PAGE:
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Parkinson's Movement
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B1 vials contain ALUMINUM!

Just finished talking to my CVS pharmacist who contacted McGuff Compounding Pharmacy in California and was told that they (McGuff) do not compound B1 vials but they order them from the pharmaceutical company which compounds B1 vials. These vials contain traces of ALUMINUM as a preservative. The question is: safer to pop pills than having B1 vials with aluminum?

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I thought aluminium is used as a stabiliser in every injection? Isn't that why parents of autistic children think it is triggered from inoculations? I read somewhere that the amount is minuscule and if my husband gets relief from this shitty disease but ends up with a little more aluminium in his body than he needs, then so be it.

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I tried B1 injections about 3 years ago and felt worse after each one. Headache. Fatigue and very irritable. I stopped at 3 injections. Later it dawned on me there was probably some kind of preservative I was reacting to. Now I know.

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Surely the aluminium could not accumulate in just 3 injections enough to cause problems? My husband has had 2 per week since June and has had no side effects. Maybe something else caused the symptoms? I hope it is not aluminium....

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nellie58- it may only be a small amount, but heavy metals accumulate over time, so if you have heavy metals from other sources, like other vaccines or amalgam fillings, it is definitely possible that another small dose of aluminum could cause ill effects. i would stay away from the injectable thiamine, since the oral form works well, anyhow.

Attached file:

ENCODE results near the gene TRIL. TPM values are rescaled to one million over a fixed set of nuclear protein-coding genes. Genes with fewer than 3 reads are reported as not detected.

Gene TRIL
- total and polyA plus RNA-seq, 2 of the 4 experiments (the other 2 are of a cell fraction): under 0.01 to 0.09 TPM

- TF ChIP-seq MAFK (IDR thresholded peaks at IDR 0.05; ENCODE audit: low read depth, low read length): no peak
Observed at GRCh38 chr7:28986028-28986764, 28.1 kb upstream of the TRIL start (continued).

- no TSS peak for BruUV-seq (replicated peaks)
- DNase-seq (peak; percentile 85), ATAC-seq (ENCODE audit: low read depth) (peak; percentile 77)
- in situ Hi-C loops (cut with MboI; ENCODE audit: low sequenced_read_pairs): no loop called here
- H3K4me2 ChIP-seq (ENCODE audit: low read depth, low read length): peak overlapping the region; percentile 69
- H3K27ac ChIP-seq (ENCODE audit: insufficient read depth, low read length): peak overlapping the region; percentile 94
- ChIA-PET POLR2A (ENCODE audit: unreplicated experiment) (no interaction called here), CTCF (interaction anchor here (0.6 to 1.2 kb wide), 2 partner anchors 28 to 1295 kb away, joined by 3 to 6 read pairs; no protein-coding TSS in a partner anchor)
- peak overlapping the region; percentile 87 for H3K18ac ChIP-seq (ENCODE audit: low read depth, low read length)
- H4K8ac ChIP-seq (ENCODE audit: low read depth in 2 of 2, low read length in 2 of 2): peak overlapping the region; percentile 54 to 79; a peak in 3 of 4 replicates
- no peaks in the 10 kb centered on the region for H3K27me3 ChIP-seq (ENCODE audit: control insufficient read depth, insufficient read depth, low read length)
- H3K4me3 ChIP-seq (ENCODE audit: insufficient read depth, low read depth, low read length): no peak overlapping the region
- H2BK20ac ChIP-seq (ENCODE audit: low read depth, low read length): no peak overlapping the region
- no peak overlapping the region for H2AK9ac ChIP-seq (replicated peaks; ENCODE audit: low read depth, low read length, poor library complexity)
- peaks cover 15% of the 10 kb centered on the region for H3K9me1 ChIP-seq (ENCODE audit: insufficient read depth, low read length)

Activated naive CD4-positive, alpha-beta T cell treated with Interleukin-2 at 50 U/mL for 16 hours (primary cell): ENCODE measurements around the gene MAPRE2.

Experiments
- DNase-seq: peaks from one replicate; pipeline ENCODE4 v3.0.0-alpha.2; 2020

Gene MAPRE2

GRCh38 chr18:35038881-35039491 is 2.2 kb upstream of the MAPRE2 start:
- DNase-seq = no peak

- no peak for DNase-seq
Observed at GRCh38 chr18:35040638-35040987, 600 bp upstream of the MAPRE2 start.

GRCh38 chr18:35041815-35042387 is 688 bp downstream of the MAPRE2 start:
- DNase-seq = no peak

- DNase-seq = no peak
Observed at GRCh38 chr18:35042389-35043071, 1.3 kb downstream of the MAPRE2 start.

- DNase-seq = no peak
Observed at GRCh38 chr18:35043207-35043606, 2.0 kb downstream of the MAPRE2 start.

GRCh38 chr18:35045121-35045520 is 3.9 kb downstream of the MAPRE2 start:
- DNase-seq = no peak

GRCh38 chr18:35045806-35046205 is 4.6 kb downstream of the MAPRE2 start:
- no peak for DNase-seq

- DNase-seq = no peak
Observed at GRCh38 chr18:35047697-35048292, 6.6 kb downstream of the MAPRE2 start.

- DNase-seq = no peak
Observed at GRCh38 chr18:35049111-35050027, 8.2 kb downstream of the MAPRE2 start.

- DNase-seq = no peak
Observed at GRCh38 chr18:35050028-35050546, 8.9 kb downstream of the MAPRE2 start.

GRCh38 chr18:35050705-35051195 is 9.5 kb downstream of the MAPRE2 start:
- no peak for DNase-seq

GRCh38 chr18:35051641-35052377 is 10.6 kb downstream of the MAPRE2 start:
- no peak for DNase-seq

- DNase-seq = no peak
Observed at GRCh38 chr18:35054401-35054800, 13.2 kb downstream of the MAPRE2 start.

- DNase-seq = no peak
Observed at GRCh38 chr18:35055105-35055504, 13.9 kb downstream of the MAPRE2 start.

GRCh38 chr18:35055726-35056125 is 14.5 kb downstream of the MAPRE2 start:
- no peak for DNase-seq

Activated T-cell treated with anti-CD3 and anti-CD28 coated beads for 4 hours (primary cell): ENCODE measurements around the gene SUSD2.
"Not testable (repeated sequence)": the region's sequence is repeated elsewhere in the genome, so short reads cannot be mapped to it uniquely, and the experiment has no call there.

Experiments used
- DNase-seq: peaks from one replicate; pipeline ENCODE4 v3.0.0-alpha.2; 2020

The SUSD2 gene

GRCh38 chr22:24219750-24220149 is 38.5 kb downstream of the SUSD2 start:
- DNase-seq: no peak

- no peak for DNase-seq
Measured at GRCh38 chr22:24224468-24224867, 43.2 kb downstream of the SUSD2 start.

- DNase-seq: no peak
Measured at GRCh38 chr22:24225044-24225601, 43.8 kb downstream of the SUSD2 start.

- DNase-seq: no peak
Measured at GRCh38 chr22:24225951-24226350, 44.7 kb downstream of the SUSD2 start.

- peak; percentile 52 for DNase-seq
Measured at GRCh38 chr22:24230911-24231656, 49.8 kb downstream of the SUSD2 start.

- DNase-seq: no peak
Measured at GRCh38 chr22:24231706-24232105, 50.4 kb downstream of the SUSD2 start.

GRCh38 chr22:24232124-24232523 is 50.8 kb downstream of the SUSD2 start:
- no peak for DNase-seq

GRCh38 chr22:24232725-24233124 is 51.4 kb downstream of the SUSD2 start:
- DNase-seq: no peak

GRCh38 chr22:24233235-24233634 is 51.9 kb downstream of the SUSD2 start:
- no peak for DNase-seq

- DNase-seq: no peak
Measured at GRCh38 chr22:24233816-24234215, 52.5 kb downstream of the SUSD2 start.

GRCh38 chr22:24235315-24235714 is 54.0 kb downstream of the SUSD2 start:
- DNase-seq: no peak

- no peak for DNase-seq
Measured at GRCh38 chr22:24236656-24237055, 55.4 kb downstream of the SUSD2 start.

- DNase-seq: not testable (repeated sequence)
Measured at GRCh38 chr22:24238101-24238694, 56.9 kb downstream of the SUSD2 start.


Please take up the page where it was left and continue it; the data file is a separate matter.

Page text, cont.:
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The injections work for us and they are what Dr C wanted my hubby to have. He is 66 and someone has noted on this forum that B1 is better absorbed by injection after age 60. Hubby is doing great and so I am doubly happy to hear that the vials have no aluminium 😀 In any case hubby does not want to stop the B1 injections.

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I read, in a study, that the injections to contain aluminum. I pay attention to this because if you download a list of aluminum rich foods it's rather long and just like my previous diet.

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dailymed.nlm.nih.gov/dailym...

"WARNING: This product contains aluminum that may be toxic. Aluminum may reach toxic levels with prolonged parenteral administration if kidney function is impaired. Premature neonates are particularly at risk because their kidneys are immature, and they require large amounts of calcium and phosphate solutions, which contain aluminum.

Research indicates that patients with impaired kidney function, including premature neonates, who receive parenteral levels of aluminum at greater than 4 to 5 mcg/kg/day accumulate aluminum at levels associated with central nervous system and bone toxicity. Tissue loading may occur at even lower rates of administration.

Serious hypersensitivity/anaphylactic reactions can occur, especially after repeated administration. Deaths have resulted from IV or IM administration of thiamine (see package insert for ADVERSE REACTIONS). "

I searched and did not find an indication of how much aluminum is in a thiamine injection. The safety limit of 5 mcg/kg/day is pretty low - it would not take much aluminum to exceed that - .35 mg for an average adult.

Based on this I would say the oral route is safer. Vitacost is a good source. Personally I encapsulate my own from pure thiamine HCl but it is extra work, even with a jig made for the purpose.

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Thank you park bear. I still need to buy the jig you posted for encapsulating please post again.

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capsulcn.com/manual-capsule...

It helps but it is still a laborious task.

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Thank you

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Thank you all for your insight. Hopefully, Art will give us his opinion, but most importantly Dr. C. As I wrote before, after the first injection, there are some improvements but nothing significant. My husband had to stop the injections three times for dose adjustments. He is on B1 break again and will restart on 3 December. I will email Dr. C. to ask him about the safety of the vials.

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My husband is stable on half a vial twice a week. He still has days where he is below par, but most days he feels great. I hope you find that sweet spot soon.